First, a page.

Man, I suspect that is what happened to Kerrigan in Starcraft 2. She just has so much less swagger and cockiness in Starcraft 2 compared to how much of an awesome bitch she was in Brood War.

I mean, Heart of the Swarm is somewhat of a different thing since she's not in control and is kinda the scrappy underdog, but in Wings of Liberty she really should've been fairly comparable to her Brood War character.

Posted by nilcalion

@fitzgerald: Dark Souls' UI is absolutely terrible and it could have used some help from people like Deborah. The world is not only black and white, player feedback and focus groups are not completely useless and they aren't necessarily useful either. Competent developers and executives can use these assets to make their product not only better but more successful.

Posted by RobertOrri

If you want to go down a great rabbit hole about what focus testing can and can't accomplish during a game's development, Gamasutra hosted a detailed postmortem on the Uncharted for Vita.

http://www.gamasutra.com/view/feature/181082/postmortem_sony_bend_studios_.php

Particularly interesting and sad was how they had to rewrite and re-record so much of the female lead's dialogue. When Chase was as equally sarcastic and snarky as the males in the game, focus testers hated her. She had to have her character softened so that players (both male and female) would stop labeling her as "whiny" and a "bitch." Society really sucks sometimes.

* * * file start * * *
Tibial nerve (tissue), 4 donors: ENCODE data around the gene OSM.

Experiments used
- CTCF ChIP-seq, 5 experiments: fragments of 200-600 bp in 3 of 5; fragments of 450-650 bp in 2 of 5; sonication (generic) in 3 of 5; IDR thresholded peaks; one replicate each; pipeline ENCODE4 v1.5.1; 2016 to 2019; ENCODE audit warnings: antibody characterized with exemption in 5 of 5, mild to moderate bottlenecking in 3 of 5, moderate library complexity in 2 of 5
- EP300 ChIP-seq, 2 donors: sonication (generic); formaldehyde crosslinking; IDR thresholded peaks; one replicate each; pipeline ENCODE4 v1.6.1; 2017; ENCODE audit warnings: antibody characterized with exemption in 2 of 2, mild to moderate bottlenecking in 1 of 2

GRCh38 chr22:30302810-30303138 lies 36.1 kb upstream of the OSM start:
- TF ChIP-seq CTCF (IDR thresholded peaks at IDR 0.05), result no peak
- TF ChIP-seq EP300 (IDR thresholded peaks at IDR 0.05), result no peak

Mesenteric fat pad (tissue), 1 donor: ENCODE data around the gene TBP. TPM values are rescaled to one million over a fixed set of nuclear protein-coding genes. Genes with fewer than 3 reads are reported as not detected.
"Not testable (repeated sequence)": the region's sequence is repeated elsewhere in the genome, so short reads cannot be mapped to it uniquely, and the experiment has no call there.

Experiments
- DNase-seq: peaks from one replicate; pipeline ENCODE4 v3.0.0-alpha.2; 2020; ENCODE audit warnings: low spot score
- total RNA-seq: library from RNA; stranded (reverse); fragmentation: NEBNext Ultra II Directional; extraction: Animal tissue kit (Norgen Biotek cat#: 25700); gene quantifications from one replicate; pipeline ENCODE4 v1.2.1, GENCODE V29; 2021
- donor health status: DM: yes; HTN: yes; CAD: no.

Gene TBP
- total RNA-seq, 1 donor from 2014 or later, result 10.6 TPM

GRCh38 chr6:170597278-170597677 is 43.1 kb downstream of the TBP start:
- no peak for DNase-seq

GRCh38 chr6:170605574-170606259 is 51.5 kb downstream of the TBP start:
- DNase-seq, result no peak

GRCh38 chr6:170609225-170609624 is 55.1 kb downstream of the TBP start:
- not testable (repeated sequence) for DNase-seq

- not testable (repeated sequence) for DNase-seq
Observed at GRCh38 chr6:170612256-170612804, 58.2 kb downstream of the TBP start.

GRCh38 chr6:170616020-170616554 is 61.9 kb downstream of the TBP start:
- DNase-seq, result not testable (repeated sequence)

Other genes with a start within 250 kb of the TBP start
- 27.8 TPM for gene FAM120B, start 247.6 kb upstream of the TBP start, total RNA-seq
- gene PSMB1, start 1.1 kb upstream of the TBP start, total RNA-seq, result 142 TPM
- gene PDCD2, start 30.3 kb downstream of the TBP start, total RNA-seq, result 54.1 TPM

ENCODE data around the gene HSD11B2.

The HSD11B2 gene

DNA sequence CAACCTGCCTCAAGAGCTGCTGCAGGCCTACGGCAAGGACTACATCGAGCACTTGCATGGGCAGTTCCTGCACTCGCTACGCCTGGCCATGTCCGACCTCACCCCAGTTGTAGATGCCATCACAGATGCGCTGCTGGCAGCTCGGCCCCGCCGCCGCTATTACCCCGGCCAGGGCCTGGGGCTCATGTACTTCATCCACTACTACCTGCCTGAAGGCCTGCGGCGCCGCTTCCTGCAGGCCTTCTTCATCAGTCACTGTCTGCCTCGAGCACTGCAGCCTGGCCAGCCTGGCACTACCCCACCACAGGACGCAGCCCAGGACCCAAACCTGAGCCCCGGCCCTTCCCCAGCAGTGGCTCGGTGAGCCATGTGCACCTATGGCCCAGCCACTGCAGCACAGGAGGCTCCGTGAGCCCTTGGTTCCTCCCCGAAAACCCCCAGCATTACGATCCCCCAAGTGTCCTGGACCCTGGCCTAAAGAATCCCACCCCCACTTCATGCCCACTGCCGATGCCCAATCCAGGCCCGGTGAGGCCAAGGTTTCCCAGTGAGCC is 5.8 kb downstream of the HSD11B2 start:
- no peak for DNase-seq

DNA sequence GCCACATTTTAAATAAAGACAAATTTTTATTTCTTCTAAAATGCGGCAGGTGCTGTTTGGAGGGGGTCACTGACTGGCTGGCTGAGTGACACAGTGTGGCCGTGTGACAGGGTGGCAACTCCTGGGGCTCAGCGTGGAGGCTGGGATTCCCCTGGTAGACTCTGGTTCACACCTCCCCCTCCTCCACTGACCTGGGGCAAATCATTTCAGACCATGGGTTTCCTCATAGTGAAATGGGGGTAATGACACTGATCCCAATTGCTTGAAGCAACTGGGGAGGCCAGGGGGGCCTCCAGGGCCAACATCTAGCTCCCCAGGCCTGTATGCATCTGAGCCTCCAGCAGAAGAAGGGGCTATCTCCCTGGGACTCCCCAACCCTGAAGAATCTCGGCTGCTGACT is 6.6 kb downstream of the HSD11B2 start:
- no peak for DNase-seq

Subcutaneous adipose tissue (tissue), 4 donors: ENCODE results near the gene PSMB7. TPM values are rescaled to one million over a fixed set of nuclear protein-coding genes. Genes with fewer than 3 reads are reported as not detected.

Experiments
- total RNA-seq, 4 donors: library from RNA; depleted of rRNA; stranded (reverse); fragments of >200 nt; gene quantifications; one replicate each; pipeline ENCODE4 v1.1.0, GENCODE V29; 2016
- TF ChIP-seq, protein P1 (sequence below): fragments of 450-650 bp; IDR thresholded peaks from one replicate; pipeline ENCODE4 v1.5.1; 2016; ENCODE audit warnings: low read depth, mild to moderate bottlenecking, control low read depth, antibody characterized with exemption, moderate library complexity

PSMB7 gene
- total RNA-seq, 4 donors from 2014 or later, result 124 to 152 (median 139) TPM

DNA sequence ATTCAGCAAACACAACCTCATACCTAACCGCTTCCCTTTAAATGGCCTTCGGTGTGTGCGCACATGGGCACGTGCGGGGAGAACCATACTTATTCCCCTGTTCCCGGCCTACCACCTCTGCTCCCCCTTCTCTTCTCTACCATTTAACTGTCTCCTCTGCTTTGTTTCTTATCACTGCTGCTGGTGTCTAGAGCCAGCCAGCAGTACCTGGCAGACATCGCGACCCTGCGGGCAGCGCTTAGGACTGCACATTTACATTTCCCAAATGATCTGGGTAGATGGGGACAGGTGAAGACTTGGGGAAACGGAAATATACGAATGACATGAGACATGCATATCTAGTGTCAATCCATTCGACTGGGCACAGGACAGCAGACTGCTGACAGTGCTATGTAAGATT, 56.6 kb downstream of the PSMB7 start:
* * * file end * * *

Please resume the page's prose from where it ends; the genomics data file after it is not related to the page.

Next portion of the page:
Did focus testers also ask for the game to be entirely touch-based in the menus? I wonder.

Posted by Gortag

As a games user researcher myself (so, yes, I am biased, but no I don't work at Microsoft), I am not surprised at the rage towards focus groups in the comments here. However, the meat and potatoes of a games user researchers job actually tends to be based on playtesting and behavioural observation (as both Patrick and Deborah mention in the interview). So, it is not about giving feedback to developers based on just what players "say they want" but rather based on what they actually do in the game.

As mentioned in the interview, user researchers also work with metrics, biometrics, interviews, and other scientific methods alongside playtesting to help produce a game that best fits the designers intent. For example if you have played any Valve game since at least Half Life 2 then you have played a game that has been run through games user research processes, as talked about (in part) by their experimental psychologist Mike Ambinder at the recent Steam Dev Day (you can watch a video of the talk on here if you are interested).

It also isn't just the big devs who are using games user research methods, rather many small companies or indies also tend to conduct playtesting, at least informally. As Deborah mentions, the key is that the job of a games user researcher, or anyone doing playtesting, is to get data to help the game developer make the game that they want to make, whether that be a simple constant runner for iOS, a brutally difficult rogue-like-like-like-like, or a big budget AAA FPS aimed at the mass market.